What’s Next in the Alex Jones Trial? Jury to Weigh Additional Damages

After ordering the conspiracy theorist Alex Jones to pay more than $4 million in compensatory damages to the parents of a child killed in the mass shooting at Sandy Hook Elementary School, jurors will return on Friday to consider awarding punitive damages.

The jury, which announced the partial award on Thursday after several dramatic days in court, is scheduled to hear additional testimony about Mr. Jones and his misinformation-peddling media outlet Infowars that is likely to include discussion of his net worth and his company’s.

Compensatory damages are based on proven harm, loss or injury, and are often calculated based on the fair market value of damaged property, lost wages and expenses, according to Cornell Law School. Punitive damages are designed to punish especially harmful behavior and tend to be granted at the court’s discretion, and are sometimes many multiples of a compensatory award.

Mr. Jones is accused of defaming the families of children killed in the mass shooting at the Sandy Hook school in 2012, falsely describing them as actors participating in a hoax (he acknowledged this week that the shooting was “100 percent real”). The award announced on Thursday for Scarlett Lewis and Neil Heslin, whose 6-year-old son, Jesse Lewis, died in the attack, was the first to arise from several lawsuits filed by victims’ parents in 2018.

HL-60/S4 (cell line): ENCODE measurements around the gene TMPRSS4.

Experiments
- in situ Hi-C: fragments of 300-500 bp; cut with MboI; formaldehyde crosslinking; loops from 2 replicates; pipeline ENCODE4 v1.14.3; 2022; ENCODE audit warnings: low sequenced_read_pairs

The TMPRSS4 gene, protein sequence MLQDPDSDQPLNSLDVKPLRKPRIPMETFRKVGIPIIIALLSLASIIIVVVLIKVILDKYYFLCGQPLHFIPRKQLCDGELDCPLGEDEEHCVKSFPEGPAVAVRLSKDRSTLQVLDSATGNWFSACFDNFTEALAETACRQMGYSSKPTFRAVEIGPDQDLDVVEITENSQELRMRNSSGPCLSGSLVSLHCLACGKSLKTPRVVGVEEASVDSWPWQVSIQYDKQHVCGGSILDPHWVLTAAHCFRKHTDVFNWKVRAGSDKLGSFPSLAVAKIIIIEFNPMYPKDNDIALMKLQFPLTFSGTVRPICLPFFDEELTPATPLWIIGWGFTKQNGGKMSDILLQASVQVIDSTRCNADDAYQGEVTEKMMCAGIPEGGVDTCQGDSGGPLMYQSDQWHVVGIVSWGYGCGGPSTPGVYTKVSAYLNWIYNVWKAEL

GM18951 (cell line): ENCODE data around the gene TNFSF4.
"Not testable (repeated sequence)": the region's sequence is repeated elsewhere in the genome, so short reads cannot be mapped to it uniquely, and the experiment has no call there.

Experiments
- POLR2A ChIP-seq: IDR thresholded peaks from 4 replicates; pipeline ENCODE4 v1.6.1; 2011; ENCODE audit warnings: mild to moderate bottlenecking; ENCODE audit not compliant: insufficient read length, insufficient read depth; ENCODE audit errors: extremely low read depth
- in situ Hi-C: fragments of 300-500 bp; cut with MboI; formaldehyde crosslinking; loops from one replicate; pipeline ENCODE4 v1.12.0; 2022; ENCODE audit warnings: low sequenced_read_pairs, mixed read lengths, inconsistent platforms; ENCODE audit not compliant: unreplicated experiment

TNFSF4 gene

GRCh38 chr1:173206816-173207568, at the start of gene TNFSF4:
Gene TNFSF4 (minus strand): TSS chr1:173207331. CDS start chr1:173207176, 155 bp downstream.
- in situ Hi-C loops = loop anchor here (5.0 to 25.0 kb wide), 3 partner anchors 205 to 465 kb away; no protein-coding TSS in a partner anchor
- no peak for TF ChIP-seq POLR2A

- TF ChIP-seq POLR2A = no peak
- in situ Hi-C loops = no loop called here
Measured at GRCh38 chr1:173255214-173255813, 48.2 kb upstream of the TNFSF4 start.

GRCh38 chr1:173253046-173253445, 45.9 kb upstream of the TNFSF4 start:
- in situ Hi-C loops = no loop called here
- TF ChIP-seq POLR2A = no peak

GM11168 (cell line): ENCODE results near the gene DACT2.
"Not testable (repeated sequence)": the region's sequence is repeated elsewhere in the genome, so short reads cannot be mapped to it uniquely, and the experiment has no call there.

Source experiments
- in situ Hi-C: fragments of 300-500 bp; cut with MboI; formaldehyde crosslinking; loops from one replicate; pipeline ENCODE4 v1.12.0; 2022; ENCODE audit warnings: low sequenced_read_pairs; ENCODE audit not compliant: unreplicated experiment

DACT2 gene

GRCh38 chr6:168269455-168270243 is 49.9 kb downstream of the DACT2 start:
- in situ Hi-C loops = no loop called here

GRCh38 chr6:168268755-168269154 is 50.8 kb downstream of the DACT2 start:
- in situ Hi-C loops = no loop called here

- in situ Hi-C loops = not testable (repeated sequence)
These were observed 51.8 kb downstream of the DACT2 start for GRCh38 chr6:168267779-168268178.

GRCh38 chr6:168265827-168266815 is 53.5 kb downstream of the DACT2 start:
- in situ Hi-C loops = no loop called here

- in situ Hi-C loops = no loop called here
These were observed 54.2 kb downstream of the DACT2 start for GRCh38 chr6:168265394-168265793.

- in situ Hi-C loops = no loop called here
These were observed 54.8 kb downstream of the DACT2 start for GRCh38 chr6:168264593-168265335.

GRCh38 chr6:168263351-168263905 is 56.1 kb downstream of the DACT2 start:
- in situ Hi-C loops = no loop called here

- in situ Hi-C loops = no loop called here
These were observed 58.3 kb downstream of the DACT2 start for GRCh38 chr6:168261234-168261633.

A trial for damages in another of the suits was scheduled to begin next month in Connecticut, but it could be delayed because of a bankruptcy filing last week by Free Speech Systems, Infowars’ parent company. Lawyers for the families criticized the move as another attempt by Mr. Jones to shield his wealth and evade judgment.

Starting on Friday, lawyers for Ms. Lewis and Mr. Heslin are expected to delve more deeply into Mr. Jones’ financial situation, calling an economist as an expert witness. This week, they presented records showing that, at one point in 2018, Infowars made more than $800,000 a day.

The parents had sought $150 million in compensatory damages.


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